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The test, here are the results. Ten hours overnight with a 20% addition for the fact that the main cabin is cooler overnight. Extrapolated to 24 hours, my two 4.2 cf Vitros consumed 110 amp-hours or 1.3 kilowatts. Certainly not precise but probably pretty damn close.
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Old 11-24-2021, 08:52 AM   #72
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Keep in mind, the Vitrifrigo and other Danfoss compressor units are as good as it gets for purpose built marine units right now. Home units vary far more in power consumption (and suitability for install into an enclosure, like on a boat). So while some will be dramatically less efficient than the marine fridges, others won't be.

To get a true answer to which solution comes out on top, we'd have to figure out what the most efficient fridges available of each type are in a given size range, then account for which designs can accept added insulation and which can't. And then assess efficiency from there.
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Old 11-24-2021, 09:27 AM   #73
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Keep in mind, the Vitrifrigo and other Danfoss compressor units are as good as it gets for purpose built marine units right now. Home units vary far more in power consumption (and suitability for install into an enclosure, like on a boat). So while some will be dramatically less efficient than the marine fridges, others won't be.

To get a true answer to which solution comes out on top, we'd have to figure out what the most efficient fridges available of each type are in a given size range, then account for which designs can accept added insulation and which can't. And then assess efficiency from there.
While I'm not a fan of ABYC, this seems like a place where they could be consumer beneficial. If they required that boats meeting ABYC standards had to use appliances with Energy Guide decals, manufacturers would immediately test their appliances to the federal standard.

If you were building a new boat, wouldn't you want to have an idea of power consumption (energy efficiency) when picking refrigerators, water heaters, air conditioners, furnaces, engines, generators, and most other energy consuming components.

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Old 11-24-2021, 01:02 PM   #74
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The test, here are the results. Ten hours overnight with a 20% addition for the fact that the main cabin is cooler overnight. Extrapolated to 24 hours, my two 4.2 cf Vitros consumed 110 amp-hours or 1.3 kilowatts. Certainly not precise but probably pretty damn close.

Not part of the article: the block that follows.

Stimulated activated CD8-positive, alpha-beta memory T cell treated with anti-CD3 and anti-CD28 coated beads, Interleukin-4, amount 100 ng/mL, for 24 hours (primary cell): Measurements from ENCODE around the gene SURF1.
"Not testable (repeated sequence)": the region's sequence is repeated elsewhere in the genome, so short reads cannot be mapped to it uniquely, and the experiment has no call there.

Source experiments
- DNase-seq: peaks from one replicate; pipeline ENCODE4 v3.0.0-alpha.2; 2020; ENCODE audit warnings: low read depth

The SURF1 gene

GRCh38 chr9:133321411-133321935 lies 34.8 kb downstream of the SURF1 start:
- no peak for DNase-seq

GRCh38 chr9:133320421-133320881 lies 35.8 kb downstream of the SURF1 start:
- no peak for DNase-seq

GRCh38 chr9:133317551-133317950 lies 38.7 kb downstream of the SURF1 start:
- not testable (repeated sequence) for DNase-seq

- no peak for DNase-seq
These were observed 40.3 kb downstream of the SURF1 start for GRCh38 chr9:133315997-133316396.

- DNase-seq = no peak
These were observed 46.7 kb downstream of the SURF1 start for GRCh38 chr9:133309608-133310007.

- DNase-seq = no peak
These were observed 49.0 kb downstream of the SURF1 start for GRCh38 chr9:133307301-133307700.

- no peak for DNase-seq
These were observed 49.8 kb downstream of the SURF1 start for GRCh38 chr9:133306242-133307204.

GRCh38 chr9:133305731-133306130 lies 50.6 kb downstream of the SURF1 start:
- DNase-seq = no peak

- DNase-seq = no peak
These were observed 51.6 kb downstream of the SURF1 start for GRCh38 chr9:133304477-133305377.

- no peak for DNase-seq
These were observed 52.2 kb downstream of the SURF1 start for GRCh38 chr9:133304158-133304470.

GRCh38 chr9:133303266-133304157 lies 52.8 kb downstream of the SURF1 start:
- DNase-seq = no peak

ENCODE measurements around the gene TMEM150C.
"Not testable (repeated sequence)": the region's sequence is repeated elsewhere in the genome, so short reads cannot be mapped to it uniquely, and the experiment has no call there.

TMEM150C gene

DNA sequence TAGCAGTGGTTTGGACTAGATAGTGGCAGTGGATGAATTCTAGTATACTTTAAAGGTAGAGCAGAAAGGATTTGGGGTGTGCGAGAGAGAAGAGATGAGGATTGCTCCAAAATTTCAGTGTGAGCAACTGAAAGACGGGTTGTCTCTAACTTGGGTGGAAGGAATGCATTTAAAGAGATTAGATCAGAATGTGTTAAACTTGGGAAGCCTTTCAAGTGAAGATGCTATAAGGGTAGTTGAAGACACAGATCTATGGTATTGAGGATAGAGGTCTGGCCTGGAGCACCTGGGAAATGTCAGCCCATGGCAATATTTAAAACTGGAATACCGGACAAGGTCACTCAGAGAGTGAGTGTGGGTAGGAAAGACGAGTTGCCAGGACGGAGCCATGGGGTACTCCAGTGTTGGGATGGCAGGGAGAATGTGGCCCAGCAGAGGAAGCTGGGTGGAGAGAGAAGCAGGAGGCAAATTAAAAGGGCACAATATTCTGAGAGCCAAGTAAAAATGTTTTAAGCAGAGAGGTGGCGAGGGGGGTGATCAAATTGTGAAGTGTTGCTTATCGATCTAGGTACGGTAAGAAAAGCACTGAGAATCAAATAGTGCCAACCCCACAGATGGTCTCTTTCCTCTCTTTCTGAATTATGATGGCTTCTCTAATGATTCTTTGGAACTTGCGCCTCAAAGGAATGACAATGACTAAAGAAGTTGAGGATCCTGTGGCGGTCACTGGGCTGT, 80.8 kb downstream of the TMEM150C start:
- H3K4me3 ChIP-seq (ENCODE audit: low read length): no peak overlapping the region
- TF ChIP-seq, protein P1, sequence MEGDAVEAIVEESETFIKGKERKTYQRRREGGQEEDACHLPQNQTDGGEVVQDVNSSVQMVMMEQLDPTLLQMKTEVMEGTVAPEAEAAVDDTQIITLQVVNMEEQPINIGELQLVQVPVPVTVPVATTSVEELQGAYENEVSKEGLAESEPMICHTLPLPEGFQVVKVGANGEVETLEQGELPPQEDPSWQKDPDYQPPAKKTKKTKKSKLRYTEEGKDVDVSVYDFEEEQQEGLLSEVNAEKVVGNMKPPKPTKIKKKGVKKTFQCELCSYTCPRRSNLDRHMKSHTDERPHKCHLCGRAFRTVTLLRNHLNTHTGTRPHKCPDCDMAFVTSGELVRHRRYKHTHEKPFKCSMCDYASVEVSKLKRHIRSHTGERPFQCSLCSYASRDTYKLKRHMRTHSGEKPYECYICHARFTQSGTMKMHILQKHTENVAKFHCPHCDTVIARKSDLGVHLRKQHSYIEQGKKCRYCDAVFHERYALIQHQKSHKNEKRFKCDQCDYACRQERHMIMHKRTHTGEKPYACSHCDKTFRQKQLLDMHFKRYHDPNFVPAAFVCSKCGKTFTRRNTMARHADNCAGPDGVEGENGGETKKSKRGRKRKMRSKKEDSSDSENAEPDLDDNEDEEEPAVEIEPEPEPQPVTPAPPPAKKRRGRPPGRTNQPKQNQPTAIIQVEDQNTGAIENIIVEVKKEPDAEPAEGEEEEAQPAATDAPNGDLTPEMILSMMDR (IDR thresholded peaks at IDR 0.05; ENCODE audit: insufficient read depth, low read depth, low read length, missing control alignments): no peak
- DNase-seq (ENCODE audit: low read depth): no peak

That's some great information. So 2x4.2 units to get 8.4 cf using 1300 watts in 24 hours. You have one set to fridge and one set to freezer? Less efficient than my 9.9 at 1000W per 24 hours, but still within a good range and I'm sure they are a good fit in your cabin. Mine is strapped down so it doesn't walk around!

Your point about the 2.4 viti drawer is well understood. Given it's lack of features (no freezer) it is quite a bit more efficient than my larger combo household unit at doing a somewhat different job of fridge only. I do think it would make a good off-grid fridge solution for those that want a convenient drawer style fridge.

Also your point about the warm sides is a good thing for people to keep in mind, not all household fridges do this, but most are moving this way. They used to have an electric heating element inside the metal casing to prevent condensation, but this drew a lot of extra power. The new trend is to wrap some condenser lines around the inside of the casing and use their heat to keep the condensation down. This may be a bad thing if you have a tight space to fit a fridge into.

The overall conclusion here is that there is no magic bullet for refrigeration, there are differences and you can spend a little money or a lot of money and get similar results, if you are careful and want to do some research you can pick the best solution for your requirements from what's available. Or you can just buy something and let it do it's thing and not worry about it.
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Old 11-24-2021, 01:08 PM   #75
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While I'm not a fan of ABYC, this seems like a place where they could be consumer beneficial. If they required that boats meeting ABYC standards had to use appliances with Energy Guide decals, manufacturers would immediately test their appliances to the federal standard.

If you were building a new boat, wouldn't you want to have an idea of power consumption (energy efficiency) when picking refrigerators, water heaters, air conditioners, furnaces, engines, generators, and most other energy consuming components.

Ted
That's what drove the creation of the energy guide decals we have now, consumers had no idea how to compare one fridge to another or shop based on power savings. I'm surprised Vitifrigo publishes numbers for some of their fridges for 24 hours tested consumption, VERY FEW manufacturers do this unless required (energy guide).